Similarly if you are using Python, it comes with some pre-loaded data sets and similarly many of the Python libraries have data sets build into them. For example scikit learn.
from sklearn import datasets
But where else can you get data sets. There are lots and lots of website available with data sets and the list could be very long. The following is a list of, what I consider, the websites with the best data sets.
Time-series analysis comprises methods for analyzing time series data in order to extract meaningful statistics and other characteristics of the data. In this blog post I’ll introduce what time-series analysis is, the different types of time-series analysis and introduce how you can do this using SQL and PL/SQL in Oracle Database. I’ll have additional blog posts giving more detailed examples of Oracle functions and how they can be used for different time-series data problems.
Time-series forecasting is the use of a model to predict future values based on previously observed/historical values. It is a form of regression analysis with additions to facilitate trends, seasonal effects and various other combinations.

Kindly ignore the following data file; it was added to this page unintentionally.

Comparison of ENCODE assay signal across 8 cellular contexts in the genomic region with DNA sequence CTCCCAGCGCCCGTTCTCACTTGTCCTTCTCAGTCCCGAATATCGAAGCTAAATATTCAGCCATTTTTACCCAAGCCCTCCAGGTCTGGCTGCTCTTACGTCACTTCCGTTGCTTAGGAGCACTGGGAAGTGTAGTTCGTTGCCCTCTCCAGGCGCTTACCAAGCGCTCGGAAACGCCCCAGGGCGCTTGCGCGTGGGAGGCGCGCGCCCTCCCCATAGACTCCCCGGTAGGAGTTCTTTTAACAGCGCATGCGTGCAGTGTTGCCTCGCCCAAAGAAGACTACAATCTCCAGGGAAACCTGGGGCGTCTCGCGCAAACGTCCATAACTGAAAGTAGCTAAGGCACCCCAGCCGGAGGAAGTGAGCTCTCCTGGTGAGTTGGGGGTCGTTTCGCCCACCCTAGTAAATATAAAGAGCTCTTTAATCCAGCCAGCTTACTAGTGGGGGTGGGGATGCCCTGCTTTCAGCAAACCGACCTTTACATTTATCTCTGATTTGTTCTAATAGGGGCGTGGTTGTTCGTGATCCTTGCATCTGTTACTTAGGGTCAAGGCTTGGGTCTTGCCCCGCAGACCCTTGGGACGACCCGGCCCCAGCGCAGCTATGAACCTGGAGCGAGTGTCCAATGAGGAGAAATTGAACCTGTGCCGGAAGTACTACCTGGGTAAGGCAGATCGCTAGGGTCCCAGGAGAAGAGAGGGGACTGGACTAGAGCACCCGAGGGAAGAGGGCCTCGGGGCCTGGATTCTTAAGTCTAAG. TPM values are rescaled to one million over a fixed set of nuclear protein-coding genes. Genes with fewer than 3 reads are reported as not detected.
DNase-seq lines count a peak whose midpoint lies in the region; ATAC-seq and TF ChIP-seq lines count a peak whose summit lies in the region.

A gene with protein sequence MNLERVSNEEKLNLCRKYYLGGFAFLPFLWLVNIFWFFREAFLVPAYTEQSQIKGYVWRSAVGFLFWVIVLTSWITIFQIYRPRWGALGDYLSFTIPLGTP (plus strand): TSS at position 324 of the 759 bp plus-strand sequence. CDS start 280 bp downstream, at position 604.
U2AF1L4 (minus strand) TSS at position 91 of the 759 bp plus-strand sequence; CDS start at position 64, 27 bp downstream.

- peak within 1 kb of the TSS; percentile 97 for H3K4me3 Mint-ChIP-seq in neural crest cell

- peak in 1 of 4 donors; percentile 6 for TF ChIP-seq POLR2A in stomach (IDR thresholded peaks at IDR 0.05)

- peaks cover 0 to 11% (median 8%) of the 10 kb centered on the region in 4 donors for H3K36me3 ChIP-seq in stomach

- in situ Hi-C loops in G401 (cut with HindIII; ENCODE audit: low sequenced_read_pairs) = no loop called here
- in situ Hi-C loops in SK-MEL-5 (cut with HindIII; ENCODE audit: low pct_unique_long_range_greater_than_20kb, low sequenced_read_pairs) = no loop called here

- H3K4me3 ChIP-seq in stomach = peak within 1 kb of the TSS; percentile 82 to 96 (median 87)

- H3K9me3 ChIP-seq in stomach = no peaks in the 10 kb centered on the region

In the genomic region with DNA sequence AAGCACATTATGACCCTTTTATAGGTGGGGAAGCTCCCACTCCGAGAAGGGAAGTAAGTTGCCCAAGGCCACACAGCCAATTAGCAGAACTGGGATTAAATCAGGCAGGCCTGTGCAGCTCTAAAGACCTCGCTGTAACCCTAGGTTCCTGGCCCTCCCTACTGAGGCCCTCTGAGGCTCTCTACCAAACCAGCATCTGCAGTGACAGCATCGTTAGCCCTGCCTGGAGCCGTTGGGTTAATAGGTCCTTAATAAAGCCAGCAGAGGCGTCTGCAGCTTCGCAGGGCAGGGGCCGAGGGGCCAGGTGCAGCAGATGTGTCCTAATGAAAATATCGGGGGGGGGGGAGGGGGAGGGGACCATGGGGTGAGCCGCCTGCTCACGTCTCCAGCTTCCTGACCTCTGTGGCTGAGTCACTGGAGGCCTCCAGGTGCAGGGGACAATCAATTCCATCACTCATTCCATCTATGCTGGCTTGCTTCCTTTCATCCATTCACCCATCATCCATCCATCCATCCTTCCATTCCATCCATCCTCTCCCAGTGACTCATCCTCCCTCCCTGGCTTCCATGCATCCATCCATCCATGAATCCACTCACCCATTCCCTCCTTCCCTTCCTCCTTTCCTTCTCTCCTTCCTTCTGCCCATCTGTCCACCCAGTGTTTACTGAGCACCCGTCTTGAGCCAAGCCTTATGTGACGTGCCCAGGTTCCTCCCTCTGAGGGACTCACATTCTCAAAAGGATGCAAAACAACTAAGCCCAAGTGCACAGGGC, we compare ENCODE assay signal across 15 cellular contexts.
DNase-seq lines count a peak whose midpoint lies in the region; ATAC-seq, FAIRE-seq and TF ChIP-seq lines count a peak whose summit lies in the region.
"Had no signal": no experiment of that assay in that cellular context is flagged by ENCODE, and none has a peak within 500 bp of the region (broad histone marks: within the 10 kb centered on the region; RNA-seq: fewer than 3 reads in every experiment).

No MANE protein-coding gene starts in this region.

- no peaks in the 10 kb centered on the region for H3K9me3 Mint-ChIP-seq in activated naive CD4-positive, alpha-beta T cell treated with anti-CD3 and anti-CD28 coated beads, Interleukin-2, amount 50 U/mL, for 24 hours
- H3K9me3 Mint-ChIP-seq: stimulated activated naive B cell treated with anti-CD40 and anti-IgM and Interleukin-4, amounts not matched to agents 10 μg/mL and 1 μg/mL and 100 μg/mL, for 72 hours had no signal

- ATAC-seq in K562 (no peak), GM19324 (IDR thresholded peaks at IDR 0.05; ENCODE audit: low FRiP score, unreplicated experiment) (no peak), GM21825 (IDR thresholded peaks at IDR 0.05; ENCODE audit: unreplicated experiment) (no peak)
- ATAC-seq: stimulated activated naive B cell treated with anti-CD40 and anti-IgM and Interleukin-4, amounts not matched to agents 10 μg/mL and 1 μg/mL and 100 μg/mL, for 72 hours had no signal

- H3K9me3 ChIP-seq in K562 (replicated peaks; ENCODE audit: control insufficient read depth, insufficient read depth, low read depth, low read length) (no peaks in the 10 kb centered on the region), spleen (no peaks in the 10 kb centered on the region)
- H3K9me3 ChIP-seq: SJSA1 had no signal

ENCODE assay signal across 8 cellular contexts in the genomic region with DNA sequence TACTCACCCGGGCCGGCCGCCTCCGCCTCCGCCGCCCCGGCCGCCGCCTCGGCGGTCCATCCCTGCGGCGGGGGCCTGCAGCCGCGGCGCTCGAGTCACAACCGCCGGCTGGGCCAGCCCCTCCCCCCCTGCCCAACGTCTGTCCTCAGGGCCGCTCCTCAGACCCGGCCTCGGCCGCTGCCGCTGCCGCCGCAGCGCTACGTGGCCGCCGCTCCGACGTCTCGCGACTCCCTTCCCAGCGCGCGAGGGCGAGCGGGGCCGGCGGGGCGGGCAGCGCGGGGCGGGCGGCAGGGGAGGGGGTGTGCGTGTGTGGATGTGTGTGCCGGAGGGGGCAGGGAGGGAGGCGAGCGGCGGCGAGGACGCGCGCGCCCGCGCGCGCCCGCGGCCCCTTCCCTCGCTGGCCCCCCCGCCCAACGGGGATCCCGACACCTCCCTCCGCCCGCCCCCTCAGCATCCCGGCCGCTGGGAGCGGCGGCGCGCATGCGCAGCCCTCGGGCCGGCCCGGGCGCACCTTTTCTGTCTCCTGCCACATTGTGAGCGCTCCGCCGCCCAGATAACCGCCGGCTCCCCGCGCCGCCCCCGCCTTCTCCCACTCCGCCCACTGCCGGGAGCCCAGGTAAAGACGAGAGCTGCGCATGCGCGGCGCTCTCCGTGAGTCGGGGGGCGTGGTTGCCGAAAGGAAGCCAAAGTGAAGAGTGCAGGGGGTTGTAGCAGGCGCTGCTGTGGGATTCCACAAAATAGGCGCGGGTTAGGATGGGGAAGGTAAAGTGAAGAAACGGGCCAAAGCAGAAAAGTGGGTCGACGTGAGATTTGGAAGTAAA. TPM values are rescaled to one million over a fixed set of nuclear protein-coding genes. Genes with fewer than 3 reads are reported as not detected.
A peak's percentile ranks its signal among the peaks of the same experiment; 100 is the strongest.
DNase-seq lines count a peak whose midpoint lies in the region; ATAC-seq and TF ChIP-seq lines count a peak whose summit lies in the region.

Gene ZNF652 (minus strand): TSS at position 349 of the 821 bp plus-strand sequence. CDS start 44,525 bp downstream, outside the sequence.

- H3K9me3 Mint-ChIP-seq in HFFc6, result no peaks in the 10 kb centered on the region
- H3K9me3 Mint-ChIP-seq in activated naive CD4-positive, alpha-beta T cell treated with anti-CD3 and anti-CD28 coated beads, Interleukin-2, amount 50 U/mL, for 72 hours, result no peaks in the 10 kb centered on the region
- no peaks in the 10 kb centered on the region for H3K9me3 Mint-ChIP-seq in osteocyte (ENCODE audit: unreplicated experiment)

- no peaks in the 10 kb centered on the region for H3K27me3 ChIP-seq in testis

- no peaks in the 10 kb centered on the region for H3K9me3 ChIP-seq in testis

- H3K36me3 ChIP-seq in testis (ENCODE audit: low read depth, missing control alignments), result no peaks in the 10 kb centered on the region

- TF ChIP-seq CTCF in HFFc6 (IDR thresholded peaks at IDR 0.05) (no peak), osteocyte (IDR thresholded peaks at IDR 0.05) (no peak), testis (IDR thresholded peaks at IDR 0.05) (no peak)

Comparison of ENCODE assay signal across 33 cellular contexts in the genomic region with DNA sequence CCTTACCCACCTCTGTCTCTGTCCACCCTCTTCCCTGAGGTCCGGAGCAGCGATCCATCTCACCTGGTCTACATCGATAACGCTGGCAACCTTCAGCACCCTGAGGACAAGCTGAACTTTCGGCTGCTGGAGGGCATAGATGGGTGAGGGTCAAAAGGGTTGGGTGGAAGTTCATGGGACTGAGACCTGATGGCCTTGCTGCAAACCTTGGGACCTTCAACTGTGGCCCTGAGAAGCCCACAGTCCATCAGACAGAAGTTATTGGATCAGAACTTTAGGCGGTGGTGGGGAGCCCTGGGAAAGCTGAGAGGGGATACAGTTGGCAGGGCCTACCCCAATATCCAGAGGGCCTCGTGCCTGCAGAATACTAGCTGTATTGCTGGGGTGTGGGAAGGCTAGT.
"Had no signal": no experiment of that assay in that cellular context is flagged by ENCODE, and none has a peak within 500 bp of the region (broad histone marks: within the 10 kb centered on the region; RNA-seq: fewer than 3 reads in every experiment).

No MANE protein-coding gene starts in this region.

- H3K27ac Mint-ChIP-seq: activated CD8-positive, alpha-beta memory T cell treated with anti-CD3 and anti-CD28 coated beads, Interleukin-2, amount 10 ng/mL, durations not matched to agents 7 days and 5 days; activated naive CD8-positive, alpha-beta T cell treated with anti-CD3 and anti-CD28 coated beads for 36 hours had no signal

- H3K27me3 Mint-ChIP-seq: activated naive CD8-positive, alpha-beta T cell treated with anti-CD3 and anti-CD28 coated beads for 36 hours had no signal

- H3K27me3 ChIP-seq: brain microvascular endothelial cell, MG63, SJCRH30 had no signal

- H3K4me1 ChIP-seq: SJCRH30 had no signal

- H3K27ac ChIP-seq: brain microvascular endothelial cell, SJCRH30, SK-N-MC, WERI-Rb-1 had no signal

Time-series forecasting is not an exact science but instead consists of a set of statistical tools and techniques that support human judgment and intuition, and only forms part of a solution. It can be used to automate the monitoring and control of data flows and can then indicate certain trends, alerts, rescheduling, etc., as in most business scenarios it is used for predict some future customer demand and/or products or services needs.
Typical application areas of Time-series forecasting include:
- Operations management: forecast of product sales; demand for services
- Marketing: forecast of sales response to advertisement procedures, new promotions etc.
- Finance & Risk management: forecast returns from investments
- Economics: forecast of major economic variables, e.g. GDP, population growth, unemployment rates, inflation; useful for monetary & fiscal policy; budgeting plans & decisions
- Industrial Process Control: forecasts of the quality characteristics of a production process
- Demography: forecast of population; of demographic events (deaths, births, migration); useful for policy planning